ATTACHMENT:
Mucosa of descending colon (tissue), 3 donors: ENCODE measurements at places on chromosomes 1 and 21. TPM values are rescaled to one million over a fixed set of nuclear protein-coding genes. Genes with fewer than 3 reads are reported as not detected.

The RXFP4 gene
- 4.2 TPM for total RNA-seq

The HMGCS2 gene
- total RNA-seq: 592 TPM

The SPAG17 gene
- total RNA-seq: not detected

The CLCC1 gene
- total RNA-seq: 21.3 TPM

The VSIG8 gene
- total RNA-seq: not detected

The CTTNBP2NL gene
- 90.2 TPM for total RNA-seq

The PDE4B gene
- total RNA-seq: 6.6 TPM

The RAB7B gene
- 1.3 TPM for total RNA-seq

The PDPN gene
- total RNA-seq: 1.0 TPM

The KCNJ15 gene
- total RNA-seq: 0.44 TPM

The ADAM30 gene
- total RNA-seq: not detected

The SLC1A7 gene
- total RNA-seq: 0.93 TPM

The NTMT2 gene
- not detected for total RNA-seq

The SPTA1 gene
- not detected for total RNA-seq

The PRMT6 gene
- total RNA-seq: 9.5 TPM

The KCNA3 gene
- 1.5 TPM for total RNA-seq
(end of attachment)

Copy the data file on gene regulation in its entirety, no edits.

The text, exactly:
Mucosa of descending colon (tissue), 3 donors: ENCODE measurements at places on chromosomes 1 and 21. TPM values are rescaled to one million over a fixed set of nuclear protein-coding genes. Genes with fewer than 3 reads are reported as not detected.

The RXFP4 gene
- 4.2 TPM for total RNA-seq

The HMGCS2 gene
- total RNA-seq: 592 TPM

The SPAG17 gene
- total RNA-seq: not detected

The CLCC1 gene
- total RNA-seq: 21.3 TPM

The VSIG8 gene
- total RNA-seq: not detected

The CTTNBP2NL gene
- 90.2 TPM for total RNA-seq

The PDE4B gene
- total RNA-seq: 6.6 TPM

The RAB7B gene
- 1.3 TPM for total RNA-seq

The PDPN gene
- total RNA-seq: 1.0 TPM

The KCNJ15 gene
- total RNA-seq: 0.44 TPM

The ADAM30 gene
- total RNA-seq: not detected

The SLC1A7 gene
- total RNA-seq: 0.93 TPM

The NTMT2 gene
- not detected for total RNA-seq

The SPTA1 gene
- not detected for total RNA-seq

The PRMT6 gene
- total RNA-seq: 9.5 TPM

The KCNA3 gene
- 1.5 TPM for total RNA-seq